Almost two years ago in this post I shared my love of Willa Cather’s My Ántonia. I hoped it would be the first of a few posts in which I would share a paragraph or so from the book. Following is the passage I’d planned to put up next; various events slowed down that project, not the least of which has been the disappearance of my copy. But I eventually borrowed one from the library. (Sad to say, my branch, though it is the most used in our whole county system, doesn’t own a hard copy. I’m sure they did at one time; it must have been someone who’d never read it who decided to discard it.)
I leafed through half the novel to find this part that I have been keeping in mind, and in many places I wanted to stop a while and visit with Ántonia and my other friends whom I seem to have been missing all these months. My sojourns with them are my only experience of Nebraska, and I don’t know much about corn otherwise, either.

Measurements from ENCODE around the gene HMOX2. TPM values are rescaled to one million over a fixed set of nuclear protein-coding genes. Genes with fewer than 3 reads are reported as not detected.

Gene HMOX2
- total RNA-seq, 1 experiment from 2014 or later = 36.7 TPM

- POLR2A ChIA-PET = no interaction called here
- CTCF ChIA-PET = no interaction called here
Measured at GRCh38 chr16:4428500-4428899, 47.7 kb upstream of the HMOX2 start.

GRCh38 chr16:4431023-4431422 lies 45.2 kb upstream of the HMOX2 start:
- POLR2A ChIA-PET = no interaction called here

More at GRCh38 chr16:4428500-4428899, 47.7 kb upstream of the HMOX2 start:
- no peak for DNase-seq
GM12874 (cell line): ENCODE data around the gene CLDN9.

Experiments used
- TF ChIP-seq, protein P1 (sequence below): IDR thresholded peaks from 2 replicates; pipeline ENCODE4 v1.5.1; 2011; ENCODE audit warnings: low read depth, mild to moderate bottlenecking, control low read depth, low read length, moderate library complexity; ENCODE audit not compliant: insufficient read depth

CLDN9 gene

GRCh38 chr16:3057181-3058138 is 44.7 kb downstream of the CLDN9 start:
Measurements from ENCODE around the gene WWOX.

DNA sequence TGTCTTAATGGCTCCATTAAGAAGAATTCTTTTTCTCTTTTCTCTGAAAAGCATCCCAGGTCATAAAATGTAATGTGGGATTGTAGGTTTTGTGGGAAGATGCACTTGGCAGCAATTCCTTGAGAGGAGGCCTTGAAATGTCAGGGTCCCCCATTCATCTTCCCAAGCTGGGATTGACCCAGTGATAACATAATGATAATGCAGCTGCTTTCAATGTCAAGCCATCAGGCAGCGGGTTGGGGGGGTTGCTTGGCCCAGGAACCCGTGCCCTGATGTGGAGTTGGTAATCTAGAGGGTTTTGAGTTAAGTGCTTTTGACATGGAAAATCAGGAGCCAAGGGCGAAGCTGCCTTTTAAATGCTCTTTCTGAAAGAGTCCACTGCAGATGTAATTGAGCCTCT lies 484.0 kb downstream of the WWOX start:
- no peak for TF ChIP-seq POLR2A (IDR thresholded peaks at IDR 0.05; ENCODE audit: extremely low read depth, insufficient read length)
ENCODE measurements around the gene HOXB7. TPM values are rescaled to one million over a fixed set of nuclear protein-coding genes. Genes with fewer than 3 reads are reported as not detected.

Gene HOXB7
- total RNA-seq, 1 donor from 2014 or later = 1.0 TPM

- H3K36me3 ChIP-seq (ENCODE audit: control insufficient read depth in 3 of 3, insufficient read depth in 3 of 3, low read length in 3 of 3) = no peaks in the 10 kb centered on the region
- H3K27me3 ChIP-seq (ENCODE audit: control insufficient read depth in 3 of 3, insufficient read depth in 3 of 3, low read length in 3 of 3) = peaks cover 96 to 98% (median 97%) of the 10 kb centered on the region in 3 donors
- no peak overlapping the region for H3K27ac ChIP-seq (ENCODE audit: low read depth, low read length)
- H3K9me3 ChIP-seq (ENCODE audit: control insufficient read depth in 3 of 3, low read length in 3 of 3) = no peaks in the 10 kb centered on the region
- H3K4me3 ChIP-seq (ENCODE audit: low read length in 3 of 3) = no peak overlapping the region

July came on with that breathless, brilliant heat which makes the plains of Kansas and Nebraska the best corn country in the world. It seemed as if we could hear the corn growing in the night; under the stars one caught a faint crackling in the dewy, heavy-odored cornfields where the feathered stalks stood so juicy and green. If all the great plain from the Missouri to the Rocky Mountains had been under glass, and the heat regulated by a thermometer, it could not have been better for the yellow tassels that were ripening and fertilizing each other day by day.
The cornfields were far apart in those times, with miles of wild grazing land between. It took a clear, meditative eye like my grandfather’s to foresee that they would enlarge and multiply until they would be, not the Shimerdas’ cornfields, or Mr. Bushy’s, but the world’s cornfields; that their yield would be one of the great economic facts, like the wheat crop of Russia, which underlie all the activities of men, in peace or war.
-Willa Cather, in My Ántonia